Pay off as much of your credit balance as you can.

If one of your credit card issuers lowered your limit while there was still a balance on your card, it may have caused your credit utilization ratio to rise and your credit score to drop.

For example, if you had a $3,000 balance with a $10,000 limit, that’s within the recommended utilization ratio of 30%. But if your credit limit was lowered to $5,000, that same balance would put your credit utilization at 60% – not ideal.

What to do:

The best way to get your utilization ratio down is to pay off as much of your existing credit card balance as you can.

If you’re not sure why your credit card limit was lowered, contact your card issuer to get the details — and ask whether there’s anything you can do to bring your limit back up. And if you have multiple credit cards, look into whether you can raise the limit on any of the others.

5. You closed a credit card

credit cards
luchunyu / Shutterstock
Keep your oldest credit account open.

Whenever you close a credit card, it lowers your available credit and causes your credit utilization ratio to go up.

Closing a credit card also reduces the average age of your credit accounts, which makes up 15% of your credit score. Essentially, the longer your credit history, the better your score will be.

What to do:

Whenever possible you should keep old cards open, and make a tiny purchase every few months. That shows the issuer that you’re still using the card, and your account won’t get deactivated.

If your credit card has a high annual fee, contact the issuer to see if they can keep your account open while switching you to a card without a fee.

If you really want to cancel one of your credit cards, close your newest account to avoid shortening your credit history by too much. And make sure to keep an eye on your credit utilization ratio afterward, in case it shoots up above 30%.

6. Someone else missed a payment

Business contract. agreement was signed co-investment business
Amnaj Khetsamtip / Shutterstock
Be careful when cosigning loans.

If you cosigned on a loan or a credit card for a friend or family member, you’re responsible for making sure the payments are made on time.

When the person you cosigned for misses a payment or runs up a large balance, it’s your credit score that’s on the line, unfortunately.

What to do:

If you’re worried the person you cosigned for might not be able to make their payments, you should set up the account so that you can monitor it online.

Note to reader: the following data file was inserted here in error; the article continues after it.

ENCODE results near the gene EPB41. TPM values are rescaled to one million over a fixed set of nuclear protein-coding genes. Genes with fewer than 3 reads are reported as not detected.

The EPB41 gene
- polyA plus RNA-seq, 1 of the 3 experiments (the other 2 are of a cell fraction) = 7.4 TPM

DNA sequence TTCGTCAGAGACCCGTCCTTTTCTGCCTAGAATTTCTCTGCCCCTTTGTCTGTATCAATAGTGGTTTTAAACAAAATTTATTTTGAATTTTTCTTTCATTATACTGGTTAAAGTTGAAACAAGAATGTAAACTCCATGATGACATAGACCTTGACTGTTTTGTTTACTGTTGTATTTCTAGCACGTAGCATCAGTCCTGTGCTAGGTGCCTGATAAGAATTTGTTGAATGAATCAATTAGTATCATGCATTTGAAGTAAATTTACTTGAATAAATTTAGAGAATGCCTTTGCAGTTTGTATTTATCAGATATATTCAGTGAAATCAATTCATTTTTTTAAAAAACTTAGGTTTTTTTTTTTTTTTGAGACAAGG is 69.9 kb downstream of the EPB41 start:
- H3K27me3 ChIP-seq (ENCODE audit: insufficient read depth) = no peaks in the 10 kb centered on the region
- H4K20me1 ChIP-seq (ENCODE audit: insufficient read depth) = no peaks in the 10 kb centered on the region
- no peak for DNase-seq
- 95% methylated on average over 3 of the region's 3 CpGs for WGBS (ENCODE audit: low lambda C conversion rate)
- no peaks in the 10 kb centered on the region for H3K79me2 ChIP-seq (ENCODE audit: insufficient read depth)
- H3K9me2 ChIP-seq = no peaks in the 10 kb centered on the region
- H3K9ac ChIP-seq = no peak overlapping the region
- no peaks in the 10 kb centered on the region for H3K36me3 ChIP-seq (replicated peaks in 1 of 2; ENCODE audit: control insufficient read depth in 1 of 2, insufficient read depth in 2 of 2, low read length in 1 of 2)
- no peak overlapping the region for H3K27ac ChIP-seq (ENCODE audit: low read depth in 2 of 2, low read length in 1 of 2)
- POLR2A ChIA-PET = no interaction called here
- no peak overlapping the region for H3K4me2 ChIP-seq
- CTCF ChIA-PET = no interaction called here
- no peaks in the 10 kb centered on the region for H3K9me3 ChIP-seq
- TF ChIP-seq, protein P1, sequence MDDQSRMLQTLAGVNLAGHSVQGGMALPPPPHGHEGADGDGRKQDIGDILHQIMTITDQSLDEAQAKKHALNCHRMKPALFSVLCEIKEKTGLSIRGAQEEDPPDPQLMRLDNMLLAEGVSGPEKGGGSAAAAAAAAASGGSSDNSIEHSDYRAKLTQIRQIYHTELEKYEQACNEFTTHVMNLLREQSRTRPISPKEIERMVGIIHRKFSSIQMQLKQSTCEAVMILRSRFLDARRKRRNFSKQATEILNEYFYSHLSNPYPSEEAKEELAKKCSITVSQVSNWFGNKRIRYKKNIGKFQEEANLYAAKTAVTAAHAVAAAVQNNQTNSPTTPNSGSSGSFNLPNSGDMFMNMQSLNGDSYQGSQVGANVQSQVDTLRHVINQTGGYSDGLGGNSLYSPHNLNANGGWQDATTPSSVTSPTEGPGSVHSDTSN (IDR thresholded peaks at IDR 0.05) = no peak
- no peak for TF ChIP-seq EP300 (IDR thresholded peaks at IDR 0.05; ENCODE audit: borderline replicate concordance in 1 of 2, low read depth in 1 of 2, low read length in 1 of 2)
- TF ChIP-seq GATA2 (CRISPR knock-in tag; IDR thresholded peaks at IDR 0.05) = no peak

Schedule a reminder on your calendar app for a few days before the monthly payment is due, and check the statement to make sure that it’s been paid up.

In the event that the payment has not been made, you might need to cover it yourself if you want to prevent your credit score from taking a hit.

You should also consider having a discussion with the person you cosigned for, and explaining that your credit score has been affected. It might be a bit awkward, but, unless they start making timely payments, the only alternative is to close the account.

7. There’s a mistake on your credit report

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fizkes / Shutterstock
Keep up to date on your credit score.

Although fairly uncommon, it’s possible that a mistake on your credit report may have impacted your score.

Mistakes could be the result of an on-time payment being reported as late, a payment being reported to the wrong account, or even just a small typo that transposed two numbers.

A mistake could also signal that you’ve been the victim of identity theft, so it’s important that you look into the matter immediately.

What to do:

The simplest way to prevent a mistake from hurting your credit score is to regularly check your credit reports using a free online service.

If you spot an error, you can dispute the information by writing a letter to the credit bureau that issued the report. Along with your letter, include copies of any relevant paperwork, like bank statements or credit card bills, that support your case.

Both of Canada’s credit bureaus will allow you to submit a dispute letter online or by mail.

About the Author

Shane Murphy

Shane Murphy

Staff Writer

Shane is a staff writer for MoneyWise. He holds a bachelor’s degree in English Language & Literature from Western University and is an alumnus of the Algonquin College Scriptwriting program.